Is e-filing really a better way to record your taxes?
Americans and the IRS may not agree about everything, but they are mostly on precisely the exact same page in regards to e-filing individual income tax returns.
The majority of individual income tax returns submitted to the IRS are e-filed.
And in return, you could get any refund you are owed quicker, especially if you have it directly deposited to your bank accounts.
However, what about security? And can electronic filing really give you access to all the forms that you may need in case you’ve got a intricate tax situation? Are there ever situations when you can not e-file? Let’s look at the advantages of e-filing, and whether it might be the very best filing option for your needs.
If you’re thinking about e-filing, some of the advantages include:
- Quick confirmation your forms are obtained: The IRS will confirm a tax filing has been received within one day of electronic submission. For paper filers, the IRS does not send any acknowledgment your forms have arrived .
Timely refunds: When you publish a paper filing, it can take six to eight months to receive a tax refund. With e-filing, you are going to get your money in three weeks or less. Choosing direct deposit may also accelerate the refund process.
Reduced likelihood of mistakes: According to the IRS, there’s around a 1% error rate on e-filed returns, compared with a 20% rate of errors on paper filings. The IRS also provides more information on issues discovered on e-filed yields compared with paper yields.
Simple payment process: If you owe the IRS money, it is easier to pay at your advantage if you e-file. You can submit returns early and pay afterwards if needed, provided that you pay from the April 15 filing deadline. You also have the option to pay your balance by using the IRS Direct pay service from your checking or savings account, submitting a credit card through a payment processor for a fee, or paying by check or money order.
Digital storage of taxation information: Submitting returns electronically means there’s an electronic copy of your tax records. So if something happens to your paperwork, then you’ll have an electronic backup.
The good news: Most taxpayers do opt to e-file and get those advantages — and the process of doing so is simple.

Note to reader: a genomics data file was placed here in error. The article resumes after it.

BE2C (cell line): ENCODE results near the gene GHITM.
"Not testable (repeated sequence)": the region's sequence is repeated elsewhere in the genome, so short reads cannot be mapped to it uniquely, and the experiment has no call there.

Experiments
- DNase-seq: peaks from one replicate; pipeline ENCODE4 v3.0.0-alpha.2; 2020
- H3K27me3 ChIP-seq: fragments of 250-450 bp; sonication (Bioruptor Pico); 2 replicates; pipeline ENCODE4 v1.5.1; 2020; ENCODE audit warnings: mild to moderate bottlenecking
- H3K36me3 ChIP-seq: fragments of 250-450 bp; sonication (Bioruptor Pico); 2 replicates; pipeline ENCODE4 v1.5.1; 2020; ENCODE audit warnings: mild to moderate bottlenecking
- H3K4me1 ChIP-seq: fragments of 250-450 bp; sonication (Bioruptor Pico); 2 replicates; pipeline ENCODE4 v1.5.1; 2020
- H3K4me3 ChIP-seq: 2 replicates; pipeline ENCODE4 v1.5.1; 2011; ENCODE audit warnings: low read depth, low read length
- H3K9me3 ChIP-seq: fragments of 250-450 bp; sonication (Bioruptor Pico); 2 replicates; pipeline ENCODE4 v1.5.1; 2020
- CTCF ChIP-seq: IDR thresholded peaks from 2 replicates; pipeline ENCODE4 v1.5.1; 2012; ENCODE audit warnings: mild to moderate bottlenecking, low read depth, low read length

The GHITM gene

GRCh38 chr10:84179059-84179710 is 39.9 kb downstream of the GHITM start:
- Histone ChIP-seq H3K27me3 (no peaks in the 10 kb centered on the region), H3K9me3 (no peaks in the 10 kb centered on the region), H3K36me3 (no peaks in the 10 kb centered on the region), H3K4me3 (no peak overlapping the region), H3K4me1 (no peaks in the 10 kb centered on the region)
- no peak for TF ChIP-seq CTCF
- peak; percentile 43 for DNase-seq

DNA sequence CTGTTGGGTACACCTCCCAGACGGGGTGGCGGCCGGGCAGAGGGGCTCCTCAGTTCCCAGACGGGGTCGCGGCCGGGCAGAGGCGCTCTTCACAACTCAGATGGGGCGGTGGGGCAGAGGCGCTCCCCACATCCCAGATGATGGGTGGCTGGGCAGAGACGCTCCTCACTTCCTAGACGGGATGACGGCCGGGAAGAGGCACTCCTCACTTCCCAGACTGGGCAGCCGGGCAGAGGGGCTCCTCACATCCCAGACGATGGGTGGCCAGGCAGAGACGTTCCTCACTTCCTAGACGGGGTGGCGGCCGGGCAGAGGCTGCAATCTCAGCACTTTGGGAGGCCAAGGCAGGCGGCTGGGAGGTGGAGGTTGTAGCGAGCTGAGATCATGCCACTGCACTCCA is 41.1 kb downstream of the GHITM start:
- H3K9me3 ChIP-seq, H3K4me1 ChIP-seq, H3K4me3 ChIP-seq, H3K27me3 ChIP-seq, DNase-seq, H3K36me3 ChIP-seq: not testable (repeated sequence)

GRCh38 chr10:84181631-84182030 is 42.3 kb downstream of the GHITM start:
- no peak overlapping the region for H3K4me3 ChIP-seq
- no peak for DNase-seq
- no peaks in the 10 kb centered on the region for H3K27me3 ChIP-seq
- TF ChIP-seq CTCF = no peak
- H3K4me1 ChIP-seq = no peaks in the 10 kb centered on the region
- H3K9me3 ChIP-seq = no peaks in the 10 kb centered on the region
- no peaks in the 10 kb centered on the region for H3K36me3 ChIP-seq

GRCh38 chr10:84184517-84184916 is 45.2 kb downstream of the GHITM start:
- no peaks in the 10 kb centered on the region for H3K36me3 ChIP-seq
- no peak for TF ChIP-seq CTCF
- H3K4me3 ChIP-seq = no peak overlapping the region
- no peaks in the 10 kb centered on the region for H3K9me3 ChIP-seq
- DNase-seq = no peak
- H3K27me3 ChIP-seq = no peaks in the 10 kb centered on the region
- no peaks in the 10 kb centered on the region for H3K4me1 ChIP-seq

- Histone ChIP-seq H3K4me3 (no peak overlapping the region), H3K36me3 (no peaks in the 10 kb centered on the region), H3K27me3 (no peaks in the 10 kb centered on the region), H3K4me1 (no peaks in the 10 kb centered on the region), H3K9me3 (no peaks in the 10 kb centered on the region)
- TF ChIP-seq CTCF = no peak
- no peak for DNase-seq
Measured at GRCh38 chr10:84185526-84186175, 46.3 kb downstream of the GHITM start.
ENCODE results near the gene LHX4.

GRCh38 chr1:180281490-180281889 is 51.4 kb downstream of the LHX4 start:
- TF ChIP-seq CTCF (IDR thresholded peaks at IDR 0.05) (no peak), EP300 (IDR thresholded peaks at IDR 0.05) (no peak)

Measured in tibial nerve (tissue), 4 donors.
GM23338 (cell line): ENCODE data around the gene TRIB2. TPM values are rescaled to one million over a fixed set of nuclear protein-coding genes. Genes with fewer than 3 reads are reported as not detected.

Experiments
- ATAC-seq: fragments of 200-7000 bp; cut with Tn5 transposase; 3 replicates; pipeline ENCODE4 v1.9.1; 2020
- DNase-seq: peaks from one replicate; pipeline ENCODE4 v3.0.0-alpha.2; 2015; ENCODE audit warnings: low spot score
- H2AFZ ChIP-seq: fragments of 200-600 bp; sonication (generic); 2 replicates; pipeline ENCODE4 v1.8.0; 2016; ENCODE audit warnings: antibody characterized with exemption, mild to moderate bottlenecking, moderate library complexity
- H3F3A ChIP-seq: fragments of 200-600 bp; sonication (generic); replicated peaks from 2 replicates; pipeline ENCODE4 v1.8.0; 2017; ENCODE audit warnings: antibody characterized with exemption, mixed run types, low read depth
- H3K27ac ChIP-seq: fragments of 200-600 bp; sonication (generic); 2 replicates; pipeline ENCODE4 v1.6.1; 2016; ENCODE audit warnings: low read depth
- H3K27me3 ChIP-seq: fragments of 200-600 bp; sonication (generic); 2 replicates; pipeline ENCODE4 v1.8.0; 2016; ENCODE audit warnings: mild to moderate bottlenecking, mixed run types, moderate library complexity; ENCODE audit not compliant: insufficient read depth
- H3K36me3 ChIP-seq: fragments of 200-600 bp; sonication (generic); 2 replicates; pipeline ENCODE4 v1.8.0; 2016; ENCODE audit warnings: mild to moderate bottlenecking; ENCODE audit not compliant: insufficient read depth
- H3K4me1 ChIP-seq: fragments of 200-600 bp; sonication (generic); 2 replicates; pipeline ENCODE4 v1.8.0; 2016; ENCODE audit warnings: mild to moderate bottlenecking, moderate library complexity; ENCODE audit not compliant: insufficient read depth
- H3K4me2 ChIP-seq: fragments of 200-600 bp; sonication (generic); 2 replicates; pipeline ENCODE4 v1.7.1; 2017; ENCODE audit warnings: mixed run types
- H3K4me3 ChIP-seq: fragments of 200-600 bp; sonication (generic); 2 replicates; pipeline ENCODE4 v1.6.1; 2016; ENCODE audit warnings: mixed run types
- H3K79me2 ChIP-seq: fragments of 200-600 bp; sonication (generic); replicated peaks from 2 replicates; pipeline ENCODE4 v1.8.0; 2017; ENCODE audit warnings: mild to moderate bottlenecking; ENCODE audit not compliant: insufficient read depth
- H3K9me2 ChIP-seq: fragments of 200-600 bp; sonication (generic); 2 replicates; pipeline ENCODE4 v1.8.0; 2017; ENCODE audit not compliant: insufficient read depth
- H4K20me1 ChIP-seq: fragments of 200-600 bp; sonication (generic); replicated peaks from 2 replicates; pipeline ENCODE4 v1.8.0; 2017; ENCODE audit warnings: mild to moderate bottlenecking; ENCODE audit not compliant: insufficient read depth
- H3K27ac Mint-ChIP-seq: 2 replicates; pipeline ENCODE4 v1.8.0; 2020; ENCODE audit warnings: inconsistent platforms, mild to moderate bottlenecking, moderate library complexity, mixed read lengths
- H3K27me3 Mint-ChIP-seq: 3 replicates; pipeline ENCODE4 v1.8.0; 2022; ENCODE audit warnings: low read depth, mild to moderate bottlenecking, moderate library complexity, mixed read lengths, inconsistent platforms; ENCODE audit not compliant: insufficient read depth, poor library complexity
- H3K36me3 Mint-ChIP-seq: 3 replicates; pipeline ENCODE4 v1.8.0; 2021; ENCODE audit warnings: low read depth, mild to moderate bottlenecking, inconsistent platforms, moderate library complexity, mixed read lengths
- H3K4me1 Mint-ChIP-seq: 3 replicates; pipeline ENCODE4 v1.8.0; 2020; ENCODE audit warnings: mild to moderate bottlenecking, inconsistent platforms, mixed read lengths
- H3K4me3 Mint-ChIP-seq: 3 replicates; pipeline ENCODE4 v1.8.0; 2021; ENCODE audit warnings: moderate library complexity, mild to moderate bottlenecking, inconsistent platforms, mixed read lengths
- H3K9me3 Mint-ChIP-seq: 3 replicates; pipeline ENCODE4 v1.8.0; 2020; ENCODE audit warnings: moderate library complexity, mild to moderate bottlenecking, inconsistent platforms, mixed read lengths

How to e-file a tax return?
You have four options for filing an electronically filed tax return to the IRS.
The types do the math for you and provide basic advice. You can only do your federal return with all these kinds.
Using online tax preparation software is far and away the preferred approach of the majority of taxpayers. Actually, the IRS says it expected more than four tax returns to be filed through tax return prep software.
Is e-filing really secure?
While e-filing is suitable, you may worry about safety — particularly with all these data breaches. But experts agree this isn’t a problem which should dissuade you from e-filing.
“E-filing a tax return has turned out to be an extremely secure way to file your taxes,” states Scott Grissom, vice president of product leadership, marketing and revenue at LegalShield. “In actuality, it can be more secure than paper filing since you’re sending your personal information through an encrypted network as opposed to exposing your data in the email.”
Dennis Chow, vice president of information security at SCIS Security, explains that the IRS has put safety measures in place to keep your data safe. “Trainers normally use IRS specific APIs that require token sessions,” Chow says. “All this can be routed over TLS encrypted links “
It is important to use a trustworthy service that will assist you file your taxes. Chow advises not to e-file on a public computer or use an internet connection which isn’t private.
For most taxpayers, it makes sense to e-file a return since it is the most convenient way to submit your tax information to the IRS and it allows for timely refunds and effortless payment choices. Just be sure to use tax planning software from a dependable source, so you may make certain the information you provide to transmit to the IRS is going to be kept protected.